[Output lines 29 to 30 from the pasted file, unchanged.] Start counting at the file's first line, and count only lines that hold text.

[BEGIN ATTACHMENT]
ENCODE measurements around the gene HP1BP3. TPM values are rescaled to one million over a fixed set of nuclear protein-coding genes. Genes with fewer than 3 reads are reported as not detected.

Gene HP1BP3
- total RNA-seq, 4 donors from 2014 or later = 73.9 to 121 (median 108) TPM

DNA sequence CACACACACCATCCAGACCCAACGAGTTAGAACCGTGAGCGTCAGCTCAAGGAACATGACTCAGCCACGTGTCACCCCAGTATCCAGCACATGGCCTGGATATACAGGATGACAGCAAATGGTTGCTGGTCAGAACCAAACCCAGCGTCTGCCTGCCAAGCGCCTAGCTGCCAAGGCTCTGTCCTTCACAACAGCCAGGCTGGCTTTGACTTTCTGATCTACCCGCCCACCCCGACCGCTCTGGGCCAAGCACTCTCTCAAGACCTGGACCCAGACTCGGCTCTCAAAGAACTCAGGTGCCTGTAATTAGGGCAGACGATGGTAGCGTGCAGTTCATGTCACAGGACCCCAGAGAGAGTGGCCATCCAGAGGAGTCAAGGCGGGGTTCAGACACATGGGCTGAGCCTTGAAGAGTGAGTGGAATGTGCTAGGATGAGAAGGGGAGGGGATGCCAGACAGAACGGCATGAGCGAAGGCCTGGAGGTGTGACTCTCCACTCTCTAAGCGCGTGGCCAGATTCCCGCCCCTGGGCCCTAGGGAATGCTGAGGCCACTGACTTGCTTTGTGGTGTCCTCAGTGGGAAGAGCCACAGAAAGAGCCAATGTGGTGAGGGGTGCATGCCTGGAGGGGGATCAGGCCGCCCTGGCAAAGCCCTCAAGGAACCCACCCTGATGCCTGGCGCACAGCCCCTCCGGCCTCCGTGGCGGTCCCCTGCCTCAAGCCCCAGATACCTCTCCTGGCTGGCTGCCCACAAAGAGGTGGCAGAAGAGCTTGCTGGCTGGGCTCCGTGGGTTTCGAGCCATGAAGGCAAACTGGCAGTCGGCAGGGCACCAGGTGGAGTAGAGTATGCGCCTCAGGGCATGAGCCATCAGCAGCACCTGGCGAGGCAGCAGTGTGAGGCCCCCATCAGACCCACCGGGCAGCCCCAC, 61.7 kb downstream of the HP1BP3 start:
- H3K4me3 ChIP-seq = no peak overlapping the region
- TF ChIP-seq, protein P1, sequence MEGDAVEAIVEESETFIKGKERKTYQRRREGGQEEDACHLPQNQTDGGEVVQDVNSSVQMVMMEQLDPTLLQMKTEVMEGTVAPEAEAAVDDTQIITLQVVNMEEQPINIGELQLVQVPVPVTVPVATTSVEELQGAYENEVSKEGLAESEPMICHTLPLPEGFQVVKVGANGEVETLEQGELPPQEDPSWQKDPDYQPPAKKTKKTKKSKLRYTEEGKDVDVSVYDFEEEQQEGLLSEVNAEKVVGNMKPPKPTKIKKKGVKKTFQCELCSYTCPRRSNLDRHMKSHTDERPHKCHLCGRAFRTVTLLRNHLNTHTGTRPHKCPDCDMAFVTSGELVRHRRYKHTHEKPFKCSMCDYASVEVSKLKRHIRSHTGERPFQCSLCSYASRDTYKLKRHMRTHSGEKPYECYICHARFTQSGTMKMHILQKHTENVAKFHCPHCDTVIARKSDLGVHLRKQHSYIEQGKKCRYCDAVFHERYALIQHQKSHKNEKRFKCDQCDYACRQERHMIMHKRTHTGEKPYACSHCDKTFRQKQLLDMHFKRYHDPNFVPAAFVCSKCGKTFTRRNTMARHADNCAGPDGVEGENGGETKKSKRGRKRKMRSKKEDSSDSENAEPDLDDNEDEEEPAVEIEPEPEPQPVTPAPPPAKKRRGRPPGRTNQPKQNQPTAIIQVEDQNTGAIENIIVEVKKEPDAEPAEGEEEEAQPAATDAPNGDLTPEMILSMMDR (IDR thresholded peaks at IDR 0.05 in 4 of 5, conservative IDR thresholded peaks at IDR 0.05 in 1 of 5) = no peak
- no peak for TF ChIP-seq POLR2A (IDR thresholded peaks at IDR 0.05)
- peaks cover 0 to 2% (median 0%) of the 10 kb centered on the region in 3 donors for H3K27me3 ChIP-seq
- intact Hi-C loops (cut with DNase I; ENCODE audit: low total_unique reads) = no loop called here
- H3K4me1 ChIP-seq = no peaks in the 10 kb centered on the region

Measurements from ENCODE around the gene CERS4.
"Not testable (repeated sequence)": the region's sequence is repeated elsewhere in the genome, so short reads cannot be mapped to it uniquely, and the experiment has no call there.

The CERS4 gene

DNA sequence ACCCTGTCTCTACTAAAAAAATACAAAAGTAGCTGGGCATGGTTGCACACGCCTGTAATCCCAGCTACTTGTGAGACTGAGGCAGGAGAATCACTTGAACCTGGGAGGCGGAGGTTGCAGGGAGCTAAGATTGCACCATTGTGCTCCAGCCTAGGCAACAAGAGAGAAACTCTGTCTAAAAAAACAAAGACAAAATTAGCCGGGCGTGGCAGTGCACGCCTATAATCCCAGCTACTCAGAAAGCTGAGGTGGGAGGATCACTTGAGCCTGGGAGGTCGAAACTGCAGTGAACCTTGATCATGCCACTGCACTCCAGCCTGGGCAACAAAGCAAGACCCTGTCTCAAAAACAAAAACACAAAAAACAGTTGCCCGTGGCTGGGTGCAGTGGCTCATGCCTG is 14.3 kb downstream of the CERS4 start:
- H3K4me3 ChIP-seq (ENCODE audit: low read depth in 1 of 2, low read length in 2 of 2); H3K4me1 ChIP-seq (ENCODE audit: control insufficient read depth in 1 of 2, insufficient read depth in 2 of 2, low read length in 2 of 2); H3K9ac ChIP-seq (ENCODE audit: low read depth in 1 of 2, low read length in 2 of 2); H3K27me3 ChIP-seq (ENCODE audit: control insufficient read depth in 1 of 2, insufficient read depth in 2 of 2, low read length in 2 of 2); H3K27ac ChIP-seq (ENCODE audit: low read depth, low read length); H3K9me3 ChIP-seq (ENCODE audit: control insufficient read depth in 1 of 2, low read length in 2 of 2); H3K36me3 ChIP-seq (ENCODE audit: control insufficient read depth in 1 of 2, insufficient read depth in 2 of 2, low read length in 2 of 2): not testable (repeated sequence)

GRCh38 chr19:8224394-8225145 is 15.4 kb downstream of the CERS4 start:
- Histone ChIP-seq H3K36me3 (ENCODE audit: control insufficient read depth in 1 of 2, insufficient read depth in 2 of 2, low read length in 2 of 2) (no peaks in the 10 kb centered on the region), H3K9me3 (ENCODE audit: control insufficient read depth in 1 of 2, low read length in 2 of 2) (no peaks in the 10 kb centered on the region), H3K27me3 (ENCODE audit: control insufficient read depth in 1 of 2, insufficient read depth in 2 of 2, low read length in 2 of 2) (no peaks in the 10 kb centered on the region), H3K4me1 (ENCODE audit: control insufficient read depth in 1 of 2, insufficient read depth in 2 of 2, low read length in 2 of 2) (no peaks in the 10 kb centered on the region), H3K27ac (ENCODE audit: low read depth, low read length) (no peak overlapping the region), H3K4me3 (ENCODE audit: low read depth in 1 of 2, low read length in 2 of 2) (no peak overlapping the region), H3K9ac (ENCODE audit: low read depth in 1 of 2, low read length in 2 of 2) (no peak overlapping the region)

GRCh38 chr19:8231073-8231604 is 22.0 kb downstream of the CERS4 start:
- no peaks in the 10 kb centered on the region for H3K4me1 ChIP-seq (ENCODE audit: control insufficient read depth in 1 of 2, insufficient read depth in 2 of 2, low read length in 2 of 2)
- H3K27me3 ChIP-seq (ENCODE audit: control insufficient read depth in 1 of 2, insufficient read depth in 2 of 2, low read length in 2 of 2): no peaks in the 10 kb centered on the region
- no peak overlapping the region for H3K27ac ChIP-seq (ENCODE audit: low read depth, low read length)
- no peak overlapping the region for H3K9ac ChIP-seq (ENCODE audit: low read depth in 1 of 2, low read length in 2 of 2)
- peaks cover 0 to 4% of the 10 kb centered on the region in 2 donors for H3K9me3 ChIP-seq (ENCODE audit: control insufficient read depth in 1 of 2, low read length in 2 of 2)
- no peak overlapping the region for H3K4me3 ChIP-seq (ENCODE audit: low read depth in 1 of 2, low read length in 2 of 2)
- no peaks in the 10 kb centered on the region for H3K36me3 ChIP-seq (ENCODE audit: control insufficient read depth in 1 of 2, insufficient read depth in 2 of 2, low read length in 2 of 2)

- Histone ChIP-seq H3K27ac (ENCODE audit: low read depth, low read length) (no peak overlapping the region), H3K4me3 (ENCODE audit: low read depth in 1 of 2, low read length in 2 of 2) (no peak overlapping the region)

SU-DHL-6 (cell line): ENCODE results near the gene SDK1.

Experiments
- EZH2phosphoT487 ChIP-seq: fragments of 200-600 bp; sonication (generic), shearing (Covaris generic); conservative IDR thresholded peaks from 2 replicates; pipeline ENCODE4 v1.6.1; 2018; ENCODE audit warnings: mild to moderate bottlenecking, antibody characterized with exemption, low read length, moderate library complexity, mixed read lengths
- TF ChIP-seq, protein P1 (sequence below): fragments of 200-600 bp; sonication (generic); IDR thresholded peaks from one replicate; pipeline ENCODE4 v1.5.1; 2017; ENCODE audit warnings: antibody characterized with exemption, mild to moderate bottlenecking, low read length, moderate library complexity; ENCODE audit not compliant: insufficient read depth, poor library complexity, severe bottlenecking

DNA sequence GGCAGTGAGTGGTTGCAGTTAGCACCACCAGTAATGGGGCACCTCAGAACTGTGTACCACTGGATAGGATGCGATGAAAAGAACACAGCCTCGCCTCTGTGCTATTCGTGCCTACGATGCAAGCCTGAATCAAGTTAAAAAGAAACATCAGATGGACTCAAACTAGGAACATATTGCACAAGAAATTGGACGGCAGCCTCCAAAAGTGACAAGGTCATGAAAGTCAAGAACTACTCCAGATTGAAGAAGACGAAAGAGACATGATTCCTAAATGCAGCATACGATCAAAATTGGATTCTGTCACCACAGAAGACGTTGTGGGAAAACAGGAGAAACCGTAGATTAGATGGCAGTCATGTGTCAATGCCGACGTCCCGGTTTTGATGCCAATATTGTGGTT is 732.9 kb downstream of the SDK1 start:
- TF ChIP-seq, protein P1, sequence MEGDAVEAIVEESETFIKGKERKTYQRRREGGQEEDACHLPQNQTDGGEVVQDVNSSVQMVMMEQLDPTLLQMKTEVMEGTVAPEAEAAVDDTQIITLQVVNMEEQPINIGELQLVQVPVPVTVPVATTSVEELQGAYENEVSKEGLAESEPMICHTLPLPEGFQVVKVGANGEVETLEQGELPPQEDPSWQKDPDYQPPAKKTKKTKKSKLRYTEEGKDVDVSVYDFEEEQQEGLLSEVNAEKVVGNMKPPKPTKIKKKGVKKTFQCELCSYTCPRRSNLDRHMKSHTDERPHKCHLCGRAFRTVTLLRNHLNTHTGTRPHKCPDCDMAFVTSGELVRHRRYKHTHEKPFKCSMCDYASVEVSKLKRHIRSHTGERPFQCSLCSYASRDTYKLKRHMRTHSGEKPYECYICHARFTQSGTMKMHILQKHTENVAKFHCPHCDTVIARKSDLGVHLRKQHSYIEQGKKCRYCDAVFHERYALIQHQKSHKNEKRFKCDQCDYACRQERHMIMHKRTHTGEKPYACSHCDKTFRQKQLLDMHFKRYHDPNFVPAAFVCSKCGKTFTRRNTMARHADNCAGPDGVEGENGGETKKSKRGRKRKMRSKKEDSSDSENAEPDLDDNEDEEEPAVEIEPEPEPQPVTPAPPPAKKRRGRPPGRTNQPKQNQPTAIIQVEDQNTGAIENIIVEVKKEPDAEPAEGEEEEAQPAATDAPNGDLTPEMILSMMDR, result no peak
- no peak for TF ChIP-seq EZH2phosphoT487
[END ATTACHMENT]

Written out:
- EZH2phosphoT487 ChIP-seq: fragments of 200-600 bp; sonication (generic), shearing (Covaris generic); conservative IDR thresholded peaks from 2 replicates; pipeline ENCODE4 v1.6.1; 2018; ENCODE audit warnings: mild to moderate bottlenecking, antibody characterized with exemption, low read length, moderate library complexity, mixed read lengths
- TF ChIP-seq, protein P1 (sequence below): fragments of 200-600 bp; sonication (generic); IDR thresholded peaks from one replicate; pipeline ENCODE4 v1.5.1; 2017; ENCODE audit warnings: antibody characterized with exemption, mild to moderate bottlenecking, low read length, moderate library complexity; ENCODE audit not compliant: insufficient read depth, poor library complexity, severe bottlenecking